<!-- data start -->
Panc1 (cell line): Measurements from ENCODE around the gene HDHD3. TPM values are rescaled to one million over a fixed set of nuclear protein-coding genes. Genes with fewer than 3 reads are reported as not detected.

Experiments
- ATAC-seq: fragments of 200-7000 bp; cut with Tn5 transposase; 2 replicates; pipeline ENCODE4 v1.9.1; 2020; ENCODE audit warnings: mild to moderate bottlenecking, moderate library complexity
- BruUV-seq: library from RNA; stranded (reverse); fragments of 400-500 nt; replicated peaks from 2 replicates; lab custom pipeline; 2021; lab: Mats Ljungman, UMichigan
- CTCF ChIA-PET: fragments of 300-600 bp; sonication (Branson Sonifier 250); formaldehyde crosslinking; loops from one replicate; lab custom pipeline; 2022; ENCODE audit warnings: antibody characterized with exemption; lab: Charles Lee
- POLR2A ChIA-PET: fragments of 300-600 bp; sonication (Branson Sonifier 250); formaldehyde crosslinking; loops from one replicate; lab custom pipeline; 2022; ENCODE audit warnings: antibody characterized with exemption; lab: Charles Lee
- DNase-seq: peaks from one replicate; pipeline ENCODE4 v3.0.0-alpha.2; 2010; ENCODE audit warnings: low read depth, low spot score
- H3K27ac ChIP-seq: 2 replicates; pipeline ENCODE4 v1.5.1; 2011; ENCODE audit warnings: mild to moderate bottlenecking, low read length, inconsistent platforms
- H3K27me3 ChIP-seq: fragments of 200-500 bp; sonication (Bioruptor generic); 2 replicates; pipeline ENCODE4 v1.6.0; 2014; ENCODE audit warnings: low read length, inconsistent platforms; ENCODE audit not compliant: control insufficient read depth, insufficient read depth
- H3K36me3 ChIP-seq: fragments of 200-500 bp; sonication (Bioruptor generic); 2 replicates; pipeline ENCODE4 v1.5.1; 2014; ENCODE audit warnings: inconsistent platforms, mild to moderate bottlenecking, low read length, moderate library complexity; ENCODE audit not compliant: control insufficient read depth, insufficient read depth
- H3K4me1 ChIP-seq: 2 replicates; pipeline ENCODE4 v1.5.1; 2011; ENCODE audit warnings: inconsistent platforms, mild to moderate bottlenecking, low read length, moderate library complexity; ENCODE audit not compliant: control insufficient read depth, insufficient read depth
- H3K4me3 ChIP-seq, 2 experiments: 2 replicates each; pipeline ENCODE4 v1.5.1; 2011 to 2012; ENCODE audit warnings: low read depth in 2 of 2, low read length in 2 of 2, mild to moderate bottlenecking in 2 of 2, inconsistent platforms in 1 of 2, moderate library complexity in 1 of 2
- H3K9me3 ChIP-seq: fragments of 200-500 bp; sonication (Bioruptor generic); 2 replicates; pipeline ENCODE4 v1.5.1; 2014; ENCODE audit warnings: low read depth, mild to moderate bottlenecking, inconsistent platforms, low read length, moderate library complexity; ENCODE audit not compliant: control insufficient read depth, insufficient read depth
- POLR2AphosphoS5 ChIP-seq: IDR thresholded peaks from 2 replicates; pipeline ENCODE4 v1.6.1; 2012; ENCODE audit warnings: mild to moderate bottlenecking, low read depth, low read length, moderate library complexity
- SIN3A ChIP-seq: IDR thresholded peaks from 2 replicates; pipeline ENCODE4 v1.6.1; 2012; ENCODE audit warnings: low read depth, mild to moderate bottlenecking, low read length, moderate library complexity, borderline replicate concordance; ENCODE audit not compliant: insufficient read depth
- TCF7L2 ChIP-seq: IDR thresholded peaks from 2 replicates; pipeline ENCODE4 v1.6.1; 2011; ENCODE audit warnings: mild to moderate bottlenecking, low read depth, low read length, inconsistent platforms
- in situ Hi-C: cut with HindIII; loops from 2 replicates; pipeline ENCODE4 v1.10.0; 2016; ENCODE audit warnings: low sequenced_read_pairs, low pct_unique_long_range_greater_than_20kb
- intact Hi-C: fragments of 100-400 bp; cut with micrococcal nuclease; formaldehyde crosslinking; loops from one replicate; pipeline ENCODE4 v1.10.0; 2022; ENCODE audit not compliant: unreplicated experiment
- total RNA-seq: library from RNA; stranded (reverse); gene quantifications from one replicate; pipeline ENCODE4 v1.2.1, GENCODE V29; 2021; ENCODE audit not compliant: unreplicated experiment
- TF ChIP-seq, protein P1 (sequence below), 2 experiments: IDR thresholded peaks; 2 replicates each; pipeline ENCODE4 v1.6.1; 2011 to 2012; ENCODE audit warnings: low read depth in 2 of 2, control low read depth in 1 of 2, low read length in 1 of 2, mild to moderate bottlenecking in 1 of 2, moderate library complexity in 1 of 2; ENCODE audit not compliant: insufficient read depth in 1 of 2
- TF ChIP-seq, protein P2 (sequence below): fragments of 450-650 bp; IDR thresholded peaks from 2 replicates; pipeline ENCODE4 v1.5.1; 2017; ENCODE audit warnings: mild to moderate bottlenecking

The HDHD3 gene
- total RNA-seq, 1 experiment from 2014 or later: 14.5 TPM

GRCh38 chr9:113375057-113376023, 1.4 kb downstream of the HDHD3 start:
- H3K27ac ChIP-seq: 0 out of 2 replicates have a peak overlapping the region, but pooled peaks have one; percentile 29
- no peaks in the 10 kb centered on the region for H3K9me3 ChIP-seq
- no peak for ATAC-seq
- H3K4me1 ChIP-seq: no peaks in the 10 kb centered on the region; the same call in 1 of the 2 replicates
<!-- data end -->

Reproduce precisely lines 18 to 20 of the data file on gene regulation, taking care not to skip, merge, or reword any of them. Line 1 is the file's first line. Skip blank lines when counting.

- intact Hi-C: fragments of 100-400 bp; cut with micrococcal nuclease; formaldehyde crosslinking; loops from one replicate; pipeline ENCODE4 v1.10.0; 2022; ENCODE audit not compliant: unreplicated experiment
- total RNA-seq: library from RNA; stranded (reverse); gene quantifications from one replicate; pipeline ENCODE4 v1.2.1, GENCODE V29; 2021; ENCODE audit not compliant: unreplicated experiment
- TF ChIP-seq, protein P1 (sequence below), 2 experiments: IDR thresholded peaks; 2 replicates each; pipeline ENCODE4 v1.6.1; 2011 to 2012; ENCODE audit warnings: low read depth in 2 of 2, control low read depth in 1 of 2, low read length in 1 of 2, mild to moderate bottlenecking in 1 of 2, moderate library complexity in 1 of 2; ENCODE audit not compliant: insufficient read depth in 1 of 2